Today UBC released a number of documents related to my resignation as President and Vice Chancellor of the University of British Columbia. As a result, I am compelled to comment on the documents, their content, tone and the accuracy of what they portray.
What was published is a one-sided representation of what transpired in the months prior to my resignation.
I have spent my entire working life trying to make this country and province better. The chance to be UBC’s President was an exciting opportunity to build a 21st century university, one that is better connected to the community, and the bigger world beyond the campus. This modern version of our largest university is essential to making BC into an even better society.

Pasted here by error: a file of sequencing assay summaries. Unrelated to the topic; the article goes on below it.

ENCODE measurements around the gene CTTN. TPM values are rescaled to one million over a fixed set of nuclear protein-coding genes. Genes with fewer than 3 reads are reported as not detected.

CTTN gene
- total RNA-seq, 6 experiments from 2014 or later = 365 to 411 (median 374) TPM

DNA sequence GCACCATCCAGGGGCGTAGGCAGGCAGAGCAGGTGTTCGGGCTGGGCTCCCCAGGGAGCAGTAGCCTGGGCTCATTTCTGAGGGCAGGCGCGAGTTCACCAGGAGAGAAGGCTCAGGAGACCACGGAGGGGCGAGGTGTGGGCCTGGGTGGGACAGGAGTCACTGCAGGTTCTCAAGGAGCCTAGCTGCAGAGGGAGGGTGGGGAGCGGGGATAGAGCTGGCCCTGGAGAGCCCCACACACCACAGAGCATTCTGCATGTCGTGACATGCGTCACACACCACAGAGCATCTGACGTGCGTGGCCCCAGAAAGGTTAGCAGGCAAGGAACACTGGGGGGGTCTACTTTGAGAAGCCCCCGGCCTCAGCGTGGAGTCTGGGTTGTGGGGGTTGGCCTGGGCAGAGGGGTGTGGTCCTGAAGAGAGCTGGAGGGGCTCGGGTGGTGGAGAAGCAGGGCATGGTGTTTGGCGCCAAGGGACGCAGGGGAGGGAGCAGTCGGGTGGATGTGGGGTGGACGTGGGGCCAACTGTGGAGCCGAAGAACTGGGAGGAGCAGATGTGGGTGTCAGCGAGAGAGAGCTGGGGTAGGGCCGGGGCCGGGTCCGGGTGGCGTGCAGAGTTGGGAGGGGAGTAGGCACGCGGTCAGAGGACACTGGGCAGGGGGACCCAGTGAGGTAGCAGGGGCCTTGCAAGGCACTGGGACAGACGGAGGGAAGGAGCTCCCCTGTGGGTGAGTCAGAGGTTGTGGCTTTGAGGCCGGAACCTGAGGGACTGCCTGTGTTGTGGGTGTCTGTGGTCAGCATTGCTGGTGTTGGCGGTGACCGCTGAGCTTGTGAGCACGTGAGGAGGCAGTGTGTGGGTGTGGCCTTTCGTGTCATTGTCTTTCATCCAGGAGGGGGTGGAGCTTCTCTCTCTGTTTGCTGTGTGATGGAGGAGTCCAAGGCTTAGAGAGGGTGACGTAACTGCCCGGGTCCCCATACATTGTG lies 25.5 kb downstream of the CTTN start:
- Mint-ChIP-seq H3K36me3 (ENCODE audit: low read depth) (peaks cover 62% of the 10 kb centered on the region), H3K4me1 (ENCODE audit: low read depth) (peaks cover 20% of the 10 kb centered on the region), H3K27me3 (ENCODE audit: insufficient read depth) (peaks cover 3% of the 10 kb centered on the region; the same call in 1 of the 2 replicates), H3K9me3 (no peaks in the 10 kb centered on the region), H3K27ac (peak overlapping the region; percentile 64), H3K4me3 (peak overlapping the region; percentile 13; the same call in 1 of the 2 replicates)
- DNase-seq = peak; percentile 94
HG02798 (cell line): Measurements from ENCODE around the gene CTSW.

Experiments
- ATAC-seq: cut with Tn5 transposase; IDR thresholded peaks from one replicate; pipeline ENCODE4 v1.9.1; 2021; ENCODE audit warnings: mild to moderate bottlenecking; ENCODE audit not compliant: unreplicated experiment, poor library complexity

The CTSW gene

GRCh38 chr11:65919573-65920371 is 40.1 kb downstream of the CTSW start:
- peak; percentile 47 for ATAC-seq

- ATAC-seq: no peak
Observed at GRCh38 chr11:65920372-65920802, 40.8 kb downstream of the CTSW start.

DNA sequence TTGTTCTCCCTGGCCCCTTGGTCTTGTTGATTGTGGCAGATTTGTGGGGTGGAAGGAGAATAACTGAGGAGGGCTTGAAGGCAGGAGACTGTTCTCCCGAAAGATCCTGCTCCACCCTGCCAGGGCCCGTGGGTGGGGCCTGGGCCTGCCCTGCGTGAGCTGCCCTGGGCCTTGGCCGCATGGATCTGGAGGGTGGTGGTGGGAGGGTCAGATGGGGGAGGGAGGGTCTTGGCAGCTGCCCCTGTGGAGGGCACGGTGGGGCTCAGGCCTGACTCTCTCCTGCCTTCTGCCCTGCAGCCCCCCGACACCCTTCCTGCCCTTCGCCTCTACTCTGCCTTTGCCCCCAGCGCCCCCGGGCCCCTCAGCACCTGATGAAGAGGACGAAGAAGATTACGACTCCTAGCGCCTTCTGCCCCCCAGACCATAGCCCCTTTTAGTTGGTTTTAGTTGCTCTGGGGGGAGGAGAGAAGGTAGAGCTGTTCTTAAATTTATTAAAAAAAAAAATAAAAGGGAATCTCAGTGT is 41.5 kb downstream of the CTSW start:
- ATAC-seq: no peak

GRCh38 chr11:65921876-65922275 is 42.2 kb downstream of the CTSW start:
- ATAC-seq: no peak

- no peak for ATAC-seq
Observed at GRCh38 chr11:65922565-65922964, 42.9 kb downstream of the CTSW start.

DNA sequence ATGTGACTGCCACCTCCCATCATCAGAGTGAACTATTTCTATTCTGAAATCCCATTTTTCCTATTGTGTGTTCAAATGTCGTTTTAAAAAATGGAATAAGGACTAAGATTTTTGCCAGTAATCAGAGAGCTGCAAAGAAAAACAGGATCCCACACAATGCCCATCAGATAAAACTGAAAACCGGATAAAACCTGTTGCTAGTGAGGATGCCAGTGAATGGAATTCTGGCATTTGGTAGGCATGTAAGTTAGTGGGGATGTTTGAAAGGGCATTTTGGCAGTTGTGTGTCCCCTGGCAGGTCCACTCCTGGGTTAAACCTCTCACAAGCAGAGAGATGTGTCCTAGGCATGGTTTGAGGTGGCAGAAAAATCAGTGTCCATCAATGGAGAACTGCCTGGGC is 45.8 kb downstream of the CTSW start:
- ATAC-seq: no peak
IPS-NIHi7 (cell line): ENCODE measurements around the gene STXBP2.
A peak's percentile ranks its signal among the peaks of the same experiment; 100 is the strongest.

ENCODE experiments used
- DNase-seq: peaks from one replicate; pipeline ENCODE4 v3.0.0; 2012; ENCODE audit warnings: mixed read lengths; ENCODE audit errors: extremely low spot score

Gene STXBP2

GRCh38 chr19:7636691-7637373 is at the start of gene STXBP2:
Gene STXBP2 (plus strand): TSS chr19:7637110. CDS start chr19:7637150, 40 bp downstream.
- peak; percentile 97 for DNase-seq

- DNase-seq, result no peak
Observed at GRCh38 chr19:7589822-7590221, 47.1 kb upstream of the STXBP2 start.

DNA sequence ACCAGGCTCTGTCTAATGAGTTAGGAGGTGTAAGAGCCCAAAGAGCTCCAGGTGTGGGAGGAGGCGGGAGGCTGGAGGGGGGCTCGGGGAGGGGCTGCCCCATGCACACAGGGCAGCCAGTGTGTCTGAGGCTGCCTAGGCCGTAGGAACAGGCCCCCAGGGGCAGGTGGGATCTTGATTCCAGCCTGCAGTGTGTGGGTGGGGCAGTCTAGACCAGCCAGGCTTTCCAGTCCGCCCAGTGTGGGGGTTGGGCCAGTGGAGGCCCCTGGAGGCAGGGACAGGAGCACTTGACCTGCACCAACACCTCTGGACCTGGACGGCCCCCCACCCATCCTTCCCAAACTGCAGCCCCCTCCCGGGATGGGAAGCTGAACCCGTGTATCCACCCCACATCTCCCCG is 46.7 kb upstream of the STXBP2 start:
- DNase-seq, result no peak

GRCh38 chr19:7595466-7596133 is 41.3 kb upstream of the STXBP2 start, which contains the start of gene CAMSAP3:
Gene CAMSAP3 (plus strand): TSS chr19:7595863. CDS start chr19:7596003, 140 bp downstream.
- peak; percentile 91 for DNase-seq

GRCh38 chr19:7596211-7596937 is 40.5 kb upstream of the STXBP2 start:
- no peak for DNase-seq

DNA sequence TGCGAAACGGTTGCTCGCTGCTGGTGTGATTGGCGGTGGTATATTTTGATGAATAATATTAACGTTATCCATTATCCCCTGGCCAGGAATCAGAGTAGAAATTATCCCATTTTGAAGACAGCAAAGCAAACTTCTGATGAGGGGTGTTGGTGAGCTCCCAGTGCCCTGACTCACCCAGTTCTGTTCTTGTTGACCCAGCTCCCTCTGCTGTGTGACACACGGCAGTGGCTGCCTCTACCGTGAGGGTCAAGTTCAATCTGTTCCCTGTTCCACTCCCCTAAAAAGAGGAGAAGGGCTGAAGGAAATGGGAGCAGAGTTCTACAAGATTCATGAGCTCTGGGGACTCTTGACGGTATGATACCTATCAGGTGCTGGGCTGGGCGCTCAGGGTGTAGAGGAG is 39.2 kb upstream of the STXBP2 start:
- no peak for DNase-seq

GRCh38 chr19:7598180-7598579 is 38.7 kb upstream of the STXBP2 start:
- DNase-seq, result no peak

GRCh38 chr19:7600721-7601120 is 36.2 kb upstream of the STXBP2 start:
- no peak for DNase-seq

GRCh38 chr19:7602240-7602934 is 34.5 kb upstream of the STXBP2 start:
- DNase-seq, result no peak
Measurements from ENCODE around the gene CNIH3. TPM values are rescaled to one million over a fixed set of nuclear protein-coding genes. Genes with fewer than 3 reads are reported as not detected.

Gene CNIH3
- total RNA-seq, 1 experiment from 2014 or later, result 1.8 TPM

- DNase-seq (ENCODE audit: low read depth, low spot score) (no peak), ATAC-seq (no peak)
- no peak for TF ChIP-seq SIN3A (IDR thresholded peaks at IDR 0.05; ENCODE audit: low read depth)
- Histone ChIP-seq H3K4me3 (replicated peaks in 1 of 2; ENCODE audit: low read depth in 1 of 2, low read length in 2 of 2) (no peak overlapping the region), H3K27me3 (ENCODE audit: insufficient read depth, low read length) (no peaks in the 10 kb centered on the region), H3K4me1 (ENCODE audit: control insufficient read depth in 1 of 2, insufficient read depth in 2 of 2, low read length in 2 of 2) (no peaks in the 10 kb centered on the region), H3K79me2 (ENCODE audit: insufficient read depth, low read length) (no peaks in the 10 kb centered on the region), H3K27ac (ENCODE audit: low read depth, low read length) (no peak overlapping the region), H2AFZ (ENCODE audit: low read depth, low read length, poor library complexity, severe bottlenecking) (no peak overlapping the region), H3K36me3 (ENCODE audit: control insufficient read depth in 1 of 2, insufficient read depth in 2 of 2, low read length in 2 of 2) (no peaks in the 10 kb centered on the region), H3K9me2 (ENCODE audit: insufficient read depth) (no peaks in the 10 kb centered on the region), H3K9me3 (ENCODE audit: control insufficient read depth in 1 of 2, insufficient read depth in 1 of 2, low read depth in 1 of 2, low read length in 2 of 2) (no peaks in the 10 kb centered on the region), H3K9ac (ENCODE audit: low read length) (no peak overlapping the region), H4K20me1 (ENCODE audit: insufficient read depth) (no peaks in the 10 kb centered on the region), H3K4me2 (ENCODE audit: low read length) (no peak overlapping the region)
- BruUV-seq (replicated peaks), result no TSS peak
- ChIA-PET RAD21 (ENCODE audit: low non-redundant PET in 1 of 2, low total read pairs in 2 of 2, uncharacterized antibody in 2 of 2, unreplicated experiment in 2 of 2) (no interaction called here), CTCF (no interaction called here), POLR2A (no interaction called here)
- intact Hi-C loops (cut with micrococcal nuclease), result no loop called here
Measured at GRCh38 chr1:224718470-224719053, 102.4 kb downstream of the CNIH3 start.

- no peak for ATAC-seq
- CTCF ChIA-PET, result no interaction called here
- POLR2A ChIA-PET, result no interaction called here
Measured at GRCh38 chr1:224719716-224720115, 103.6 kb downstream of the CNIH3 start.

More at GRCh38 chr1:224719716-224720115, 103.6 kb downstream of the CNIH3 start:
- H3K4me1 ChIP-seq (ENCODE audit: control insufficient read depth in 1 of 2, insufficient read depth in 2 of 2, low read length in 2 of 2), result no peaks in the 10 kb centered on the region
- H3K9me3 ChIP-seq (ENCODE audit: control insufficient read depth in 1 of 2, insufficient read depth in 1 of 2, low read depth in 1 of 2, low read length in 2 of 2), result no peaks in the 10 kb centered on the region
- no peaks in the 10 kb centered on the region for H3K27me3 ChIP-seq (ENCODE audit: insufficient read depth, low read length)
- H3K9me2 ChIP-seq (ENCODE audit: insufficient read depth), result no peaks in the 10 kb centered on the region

As President, I made a commitment to the people of British Columbia, the Board, the students and the faculty that we would move UBC to become one of the top universities in the world.
That goal meant substantial change including a rethinking of priorities and refocusing on the academic mission. And change can make some people uneasy. If it didn’t, it would be called the status quo. So, it is no surprise that not everyone at the university embraced this vision and the required actions.
That said, the assertions in the released documents, were not based on facts or evidence given to me at any time.
Still, I attempted to work in a collegial manner which is the hallmark of every well-governed university. Unfortunately there was never any formal review of my performance, or outreach by the Board to the broader university community. This would have allowed both the UBC Board and myself to assess my first year accomplishments and the scope of the work ahead.
This summer it became clear to me, that I did not have the support of the full Board, and as such felt I had no other option but to resign in the best interest of the university. It is my sincerest hope that I with leading UBC scholars will carry on with this important work on behalf of UBC, British Columbia, and Canada.
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